HTML and CSS Reference
One use case where the button element's submission type does not overlap with the
input element is if you want to use an image as a submit button, in which case an in-
put with a type attribute of image and an additional src attribute need to be used.
While an image can be used inside a button (like in Figure 4-17 ), using an image input
control makes the entire image the button, without any additional UI elements added by
the browser. The src attribute points to where the image file resides on the server, just
like an img . Also like an img , remember to include an alt attribute that describes the
purpose of the image, for accessibility reasons.
Using an image for a submit button will also send x and y coordinates along as values
(the x and y coordinates of the location in the image you clicked); this is for when image
submits are being used in conjunction with a server-side image map. And if your image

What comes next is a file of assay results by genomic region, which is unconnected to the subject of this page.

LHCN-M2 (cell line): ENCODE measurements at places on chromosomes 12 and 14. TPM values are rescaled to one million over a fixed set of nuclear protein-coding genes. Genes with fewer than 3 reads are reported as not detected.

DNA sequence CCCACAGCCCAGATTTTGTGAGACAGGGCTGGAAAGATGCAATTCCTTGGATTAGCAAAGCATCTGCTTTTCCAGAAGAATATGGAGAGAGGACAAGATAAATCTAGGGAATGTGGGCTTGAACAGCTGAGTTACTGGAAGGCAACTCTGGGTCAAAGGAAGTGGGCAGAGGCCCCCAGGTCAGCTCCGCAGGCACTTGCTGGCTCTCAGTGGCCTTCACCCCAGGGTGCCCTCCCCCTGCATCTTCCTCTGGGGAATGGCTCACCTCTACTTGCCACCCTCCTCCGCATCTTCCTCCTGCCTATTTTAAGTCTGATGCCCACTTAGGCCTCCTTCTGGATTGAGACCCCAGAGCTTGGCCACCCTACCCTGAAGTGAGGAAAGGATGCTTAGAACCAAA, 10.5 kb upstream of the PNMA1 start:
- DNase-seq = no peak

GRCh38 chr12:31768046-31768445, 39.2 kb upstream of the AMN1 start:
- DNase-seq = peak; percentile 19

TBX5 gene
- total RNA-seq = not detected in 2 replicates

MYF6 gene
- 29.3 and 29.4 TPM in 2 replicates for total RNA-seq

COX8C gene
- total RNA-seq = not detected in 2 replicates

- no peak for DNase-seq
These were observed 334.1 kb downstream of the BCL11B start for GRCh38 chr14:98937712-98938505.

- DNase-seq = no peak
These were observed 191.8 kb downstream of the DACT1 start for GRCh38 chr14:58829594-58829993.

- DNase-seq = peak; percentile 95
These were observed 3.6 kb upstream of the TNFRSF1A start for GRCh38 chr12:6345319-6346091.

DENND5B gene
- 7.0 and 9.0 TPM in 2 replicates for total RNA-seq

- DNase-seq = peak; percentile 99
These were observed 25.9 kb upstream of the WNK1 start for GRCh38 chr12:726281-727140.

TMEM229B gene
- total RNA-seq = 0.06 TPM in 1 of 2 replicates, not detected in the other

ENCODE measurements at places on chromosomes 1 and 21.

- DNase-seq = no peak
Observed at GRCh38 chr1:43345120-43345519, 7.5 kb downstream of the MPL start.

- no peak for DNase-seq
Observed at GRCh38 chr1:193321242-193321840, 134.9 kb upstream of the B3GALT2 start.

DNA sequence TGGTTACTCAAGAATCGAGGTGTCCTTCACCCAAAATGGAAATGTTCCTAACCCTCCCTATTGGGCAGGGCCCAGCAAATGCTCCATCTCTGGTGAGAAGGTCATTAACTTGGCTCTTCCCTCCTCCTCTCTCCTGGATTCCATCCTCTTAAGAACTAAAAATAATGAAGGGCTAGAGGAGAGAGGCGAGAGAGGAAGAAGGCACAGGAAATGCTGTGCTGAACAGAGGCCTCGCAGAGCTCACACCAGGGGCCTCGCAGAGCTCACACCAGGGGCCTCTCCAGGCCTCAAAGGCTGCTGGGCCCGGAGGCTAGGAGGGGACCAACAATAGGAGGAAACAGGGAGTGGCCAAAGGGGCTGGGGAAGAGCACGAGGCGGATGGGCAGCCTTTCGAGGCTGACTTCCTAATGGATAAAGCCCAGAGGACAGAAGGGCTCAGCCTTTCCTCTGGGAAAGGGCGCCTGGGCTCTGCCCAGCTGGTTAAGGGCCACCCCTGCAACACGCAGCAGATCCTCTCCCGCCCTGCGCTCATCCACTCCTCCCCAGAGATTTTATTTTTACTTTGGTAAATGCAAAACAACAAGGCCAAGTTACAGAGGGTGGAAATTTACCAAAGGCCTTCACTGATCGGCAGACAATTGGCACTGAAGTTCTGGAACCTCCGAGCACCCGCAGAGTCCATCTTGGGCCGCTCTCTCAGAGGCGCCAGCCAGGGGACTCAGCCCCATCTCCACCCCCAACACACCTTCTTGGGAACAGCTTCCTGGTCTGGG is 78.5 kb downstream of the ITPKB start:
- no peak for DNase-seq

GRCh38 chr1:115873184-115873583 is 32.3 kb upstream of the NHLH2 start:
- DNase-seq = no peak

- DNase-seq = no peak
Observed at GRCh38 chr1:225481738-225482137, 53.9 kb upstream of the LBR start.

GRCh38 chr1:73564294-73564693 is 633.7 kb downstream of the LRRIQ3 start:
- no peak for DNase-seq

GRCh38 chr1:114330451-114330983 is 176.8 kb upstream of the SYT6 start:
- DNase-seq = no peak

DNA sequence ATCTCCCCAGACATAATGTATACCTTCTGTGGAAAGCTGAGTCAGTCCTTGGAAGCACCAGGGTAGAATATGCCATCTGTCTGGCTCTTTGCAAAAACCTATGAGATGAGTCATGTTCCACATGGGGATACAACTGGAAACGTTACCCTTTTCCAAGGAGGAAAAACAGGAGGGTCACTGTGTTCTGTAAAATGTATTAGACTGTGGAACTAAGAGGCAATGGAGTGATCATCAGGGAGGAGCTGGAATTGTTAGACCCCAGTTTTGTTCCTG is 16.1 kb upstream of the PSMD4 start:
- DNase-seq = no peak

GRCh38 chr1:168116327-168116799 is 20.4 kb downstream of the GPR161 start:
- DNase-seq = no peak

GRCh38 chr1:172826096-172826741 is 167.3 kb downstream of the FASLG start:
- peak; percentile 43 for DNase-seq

has a name attribute, that will also get sent along with those coordinates. For instance,
if your form uses the GET method, an image submit button like this:
<input type="image" name="imagesubmit"/>
will pass values like this:
If you aren't doing anything with these values, don't worry about them. They don't do
any harm when they're submitted along with the rest of the form data. If you really want
to prevent them from showing up in the URL, then you can change the method attrib-
ute of the form from GET to POST , which will hide all values from the user.
Other common input element attributes
While not central to the functionality of the form controls, several attributes are worth
noting. To begin with, there are a number of attributes that can be used to override a
form's behavior on specific elements. Table 4-3 lists these attributes, which you can see
by their names will override specific values set in the attributes for the parent form ele-
ment (refer to the discussion of the attributes on the form element if need be).